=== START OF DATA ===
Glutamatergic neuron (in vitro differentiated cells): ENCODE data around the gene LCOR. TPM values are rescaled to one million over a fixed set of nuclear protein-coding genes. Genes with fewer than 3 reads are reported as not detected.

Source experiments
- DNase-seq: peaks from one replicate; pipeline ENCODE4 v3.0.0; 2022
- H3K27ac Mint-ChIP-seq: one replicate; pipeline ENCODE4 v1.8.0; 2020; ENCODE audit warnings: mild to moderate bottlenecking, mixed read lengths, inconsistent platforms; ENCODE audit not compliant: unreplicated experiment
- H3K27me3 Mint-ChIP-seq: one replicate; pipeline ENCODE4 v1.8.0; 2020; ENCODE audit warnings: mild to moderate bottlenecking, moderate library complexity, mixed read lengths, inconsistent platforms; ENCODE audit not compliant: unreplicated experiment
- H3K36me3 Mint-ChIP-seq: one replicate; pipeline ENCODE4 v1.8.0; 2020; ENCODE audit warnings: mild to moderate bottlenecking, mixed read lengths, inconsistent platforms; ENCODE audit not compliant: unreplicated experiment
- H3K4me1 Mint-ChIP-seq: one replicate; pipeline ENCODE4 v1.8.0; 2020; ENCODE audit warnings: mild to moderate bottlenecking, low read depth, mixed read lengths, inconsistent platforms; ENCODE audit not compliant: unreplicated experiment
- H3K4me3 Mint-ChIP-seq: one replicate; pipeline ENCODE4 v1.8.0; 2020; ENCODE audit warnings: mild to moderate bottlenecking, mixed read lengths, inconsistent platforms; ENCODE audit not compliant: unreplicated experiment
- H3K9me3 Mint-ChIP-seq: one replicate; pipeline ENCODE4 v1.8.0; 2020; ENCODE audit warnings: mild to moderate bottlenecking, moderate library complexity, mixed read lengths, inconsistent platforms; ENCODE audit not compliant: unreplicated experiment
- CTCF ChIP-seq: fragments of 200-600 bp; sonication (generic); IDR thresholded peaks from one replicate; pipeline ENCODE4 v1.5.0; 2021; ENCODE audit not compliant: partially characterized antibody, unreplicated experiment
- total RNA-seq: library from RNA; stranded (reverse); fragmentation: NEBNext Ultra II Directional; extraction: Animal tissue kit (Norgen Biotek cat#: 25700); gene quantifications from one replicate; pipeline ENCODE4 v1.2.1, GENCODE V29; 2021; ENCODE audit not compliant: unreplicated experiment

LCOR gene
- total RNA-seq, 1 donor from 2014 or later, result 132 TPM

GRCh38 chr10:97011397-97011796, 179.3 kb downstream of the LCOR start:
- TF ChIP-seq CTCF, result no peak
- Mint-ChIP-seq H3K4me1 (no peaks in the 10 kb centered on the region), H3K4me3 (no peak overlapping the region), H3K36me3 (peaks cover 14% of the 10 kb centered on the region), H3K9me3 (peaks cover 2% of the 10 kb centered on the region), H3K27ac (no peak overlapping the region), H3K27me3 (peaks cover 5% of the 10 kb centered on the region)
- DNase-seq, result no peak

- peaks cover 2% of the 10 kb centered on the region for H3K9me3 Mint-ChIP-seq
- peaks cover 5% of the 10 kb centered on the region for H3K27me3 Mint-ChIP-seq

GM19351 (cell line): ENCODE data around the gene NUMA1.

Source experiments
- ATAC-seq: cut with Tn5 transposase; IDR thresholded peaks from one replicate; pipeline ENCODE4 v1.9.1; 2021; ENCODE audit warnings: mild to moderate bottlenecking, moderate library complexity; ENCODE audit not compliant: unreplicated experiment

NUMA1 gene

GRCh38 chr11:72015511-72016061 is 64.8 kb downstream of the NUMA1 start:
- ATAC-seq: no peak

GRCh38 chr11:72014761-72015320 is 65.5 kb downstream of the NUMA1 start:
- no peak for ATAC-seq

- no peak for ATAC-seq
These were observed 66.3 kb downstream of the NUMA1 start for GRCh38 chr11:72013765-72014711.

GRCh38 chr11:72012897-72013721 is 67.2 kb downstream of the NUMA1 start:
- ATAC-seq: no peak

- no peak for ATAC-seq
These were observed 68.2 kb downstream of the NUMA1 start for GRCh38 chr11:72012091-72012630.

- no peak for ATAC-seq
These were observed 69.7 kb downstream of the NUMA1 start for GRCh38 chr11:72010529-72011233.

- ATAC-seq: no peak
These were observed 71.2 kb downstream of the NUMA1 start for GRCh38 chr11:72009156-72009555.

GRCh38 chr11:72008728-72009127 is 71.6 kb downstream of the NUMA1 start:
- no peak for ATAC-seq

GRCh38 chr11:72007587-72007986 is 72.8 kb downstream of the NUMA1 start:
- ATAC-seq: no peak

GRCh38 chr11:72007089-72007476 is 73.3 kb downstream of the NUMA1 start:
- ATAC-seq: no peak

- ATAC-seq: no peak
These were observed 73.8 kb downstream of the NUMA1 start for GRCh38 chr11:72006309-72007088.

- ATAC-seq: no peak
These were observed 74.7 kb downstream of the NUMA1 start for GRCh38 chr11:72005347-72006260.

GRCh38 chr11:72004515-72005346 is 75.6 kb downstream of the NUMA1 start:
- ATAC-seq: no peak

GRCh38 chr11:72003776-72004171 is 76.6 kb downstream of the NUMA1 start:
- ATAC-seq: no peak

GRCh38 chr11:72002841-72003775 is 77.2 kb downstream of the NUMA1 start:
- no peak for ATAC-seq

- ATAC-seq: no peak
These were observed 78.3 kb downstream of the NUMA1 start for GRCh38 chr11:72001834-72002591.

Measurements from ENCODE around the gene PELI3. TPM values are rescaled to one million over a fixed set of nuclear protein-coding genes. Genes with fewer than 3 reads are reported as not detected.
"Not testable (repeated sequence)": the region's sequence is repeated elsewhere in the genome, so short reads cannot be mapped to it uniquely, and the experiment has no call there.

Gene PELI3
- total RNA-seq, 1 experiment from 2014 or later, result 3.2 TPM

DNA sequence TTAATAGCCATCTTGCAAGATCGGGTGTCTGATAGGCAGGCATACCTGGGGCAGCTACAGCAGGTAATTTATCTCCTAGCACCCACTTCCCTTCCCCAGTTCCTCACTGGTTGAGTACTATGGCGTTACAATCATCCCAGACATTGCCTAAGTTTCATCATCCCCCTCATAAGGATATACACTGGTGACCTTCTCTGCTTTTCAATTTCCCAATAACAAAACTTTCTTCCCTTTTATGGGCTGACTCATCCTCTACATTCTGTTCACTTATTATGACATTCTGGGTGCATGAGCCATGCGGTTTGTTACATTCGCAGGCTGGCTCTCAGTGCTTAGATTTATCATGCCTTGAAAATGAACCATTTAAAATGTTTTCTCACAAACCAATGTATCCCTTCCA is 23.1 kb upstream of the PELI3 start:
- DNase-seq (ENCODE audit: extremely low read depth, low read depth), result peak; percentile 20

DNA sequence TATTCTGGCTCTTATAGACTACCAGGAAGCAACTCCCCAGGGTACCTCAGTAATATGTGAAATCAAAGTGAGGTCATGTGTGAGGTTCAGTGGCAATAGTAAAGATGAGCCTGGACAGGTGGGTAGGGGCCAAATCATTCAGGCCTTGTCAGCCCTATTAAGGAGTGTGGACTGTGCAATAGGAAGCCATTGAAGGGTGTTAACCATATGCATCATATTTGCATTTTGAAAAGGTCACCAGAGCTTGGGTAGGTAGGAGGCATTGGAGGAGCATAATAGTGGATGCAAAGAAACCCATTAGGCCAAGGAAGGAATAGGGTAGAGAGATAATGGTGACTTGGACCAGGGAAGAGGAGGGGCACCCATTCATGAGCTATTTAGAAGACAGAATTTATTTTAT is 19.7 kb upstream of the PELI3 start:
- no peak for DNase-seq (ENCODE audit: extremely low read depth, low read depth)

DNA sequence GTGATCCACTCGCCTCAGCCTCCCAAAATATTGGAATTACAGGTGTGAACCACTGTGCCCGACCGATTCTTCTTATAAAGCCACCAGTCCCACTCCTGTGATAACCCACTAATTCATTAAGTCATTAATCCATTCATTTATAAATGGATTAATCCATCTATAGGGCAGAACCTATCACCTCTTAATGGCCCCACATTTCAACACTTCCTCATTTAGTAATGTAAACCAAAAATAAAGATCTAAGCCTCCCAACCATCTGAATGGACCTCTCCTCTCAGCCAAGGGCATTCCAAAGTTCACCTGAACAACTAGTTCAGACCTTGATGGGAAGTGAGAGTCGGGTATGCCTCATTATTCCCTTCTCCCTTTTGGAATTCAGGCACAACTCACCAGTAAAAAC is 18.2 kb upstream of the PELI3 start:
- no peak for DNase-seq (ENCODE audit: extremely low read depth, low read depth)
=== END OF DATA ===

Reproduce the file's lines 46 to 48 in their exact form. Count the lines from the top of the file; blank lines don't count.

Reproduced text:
- ATAC-seq: no peak
These were observed 74.7 kb downstream of the NUMA1 start for GRCh38 chr11:72005347-72006260.

GRCh38 chr11:72004515-72005346 is 75.6 kb downstream of the NUMA1 start: